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  1. #26
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    Aug 2007
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    Money is nice to have. Take the job.
    Well maybe I'm the faggot America
    I'm not a part of a redneck agenda

  2. #27
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    Dec 2016
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    In a van... down by the river
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    Quote Originally Posted by LeeLau View Post
    Fwiw some friends of mine in Germany also had the same calculations as us in Canada. Their Healthcare was about the same.
    Yeah - goddam Germans, too.

    The cost of kids has gone up a lot also due to the expense of secondary education in the US which to me, was eye-opening.
    You ain't kidding - 3rd one started at uni in August. 1st one finished Dec '22 and the 2nd finishes this May. I'm gonna be rolling in disposable income... in a few years.

  3. #28
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    Feb 2005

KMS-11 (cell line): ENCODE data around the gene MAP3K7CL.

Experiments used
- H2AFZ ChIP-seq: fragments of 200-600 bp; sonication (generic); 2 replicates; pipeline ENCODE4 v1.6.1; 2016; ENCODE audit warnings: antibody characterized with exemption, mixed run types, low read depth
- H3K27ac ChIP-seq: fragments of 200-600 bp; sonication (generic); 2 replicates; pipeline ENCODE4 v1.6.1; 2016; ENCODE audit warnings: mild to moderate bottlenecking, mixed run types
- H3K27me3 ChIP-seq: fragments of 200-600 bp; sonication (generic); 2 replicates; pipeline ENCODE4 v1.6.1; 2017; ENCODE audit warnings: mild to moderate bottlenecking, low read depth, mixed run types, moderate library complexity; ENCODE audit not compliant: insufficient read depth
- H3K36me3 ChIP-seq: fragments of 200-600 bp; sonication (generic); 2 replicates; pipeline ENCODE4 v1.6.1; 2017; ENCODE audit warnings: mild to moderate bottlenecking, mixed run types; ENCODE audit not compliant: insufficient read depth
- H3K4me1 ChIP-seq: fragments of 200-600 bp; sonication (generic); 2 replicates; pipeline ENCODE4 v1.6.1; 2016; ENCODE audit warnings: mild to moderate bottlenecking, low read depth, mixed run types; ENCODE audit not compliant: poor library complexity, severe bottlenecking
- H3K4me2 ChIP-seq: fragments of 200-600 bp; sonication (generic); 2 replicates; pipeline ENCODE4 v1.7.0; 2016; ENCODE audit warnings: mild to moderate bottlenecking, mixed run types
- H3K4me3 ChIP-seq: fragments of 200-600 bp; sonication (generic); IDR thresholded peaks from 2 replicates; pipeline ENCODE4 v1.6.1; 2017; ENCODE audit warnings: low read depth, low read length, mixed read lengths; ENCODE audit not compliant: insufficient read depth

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    North Vancouver/Whistler
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    Quote Originally Posted by skaredshtles View Post
    Yeah - goddam Germans, too.


    You ain't kidding - 3rd one started at uni in August. 1st one finished Dec '22 and the 2nd finishes this May. I'm gonna be rolling in disposable income... in a few years.
    I've said to my brother that I'll help out the nieces when it comes time for their secondary education. Seems like a right thing to do. But it's an order of magnitude less in Can for tuition than in the US. UBC degree is $ 5k per year in tuition. US/International rates for UBC tuition is approx $ 25K per year and even then I'm told that's cheaper than the US degrees. Crazy

    Another thought for DTM. You'll be forced/coached to practise bizdev and rain-making/schmoozing skills. That happened to me mid-career. I got comfortable with knowing how to adjust quickly when quizzed and running with ideas and translating them to action/implementation or figuring out reasonable alternatives. I'm sure you're already doing this but you'll be doing it more so than before when you're the top dog/lead. And that's a heck of a good skill to practise and learn.

    One more thought re what altachic said. It always helps to have and earn more $. I call it saving/having a bag of FU money. It doesn't mean you have to tell other demands on your time FU. But it does mean that you can tell other "stuff" to take a hike. And imo that gives one a certain sense of freedom of choice. Whether that means, choosing to work more or to work less, or to take a sabbatical, or to hang with your kids, or to ski and lot/bike a lot and post excessively on TGR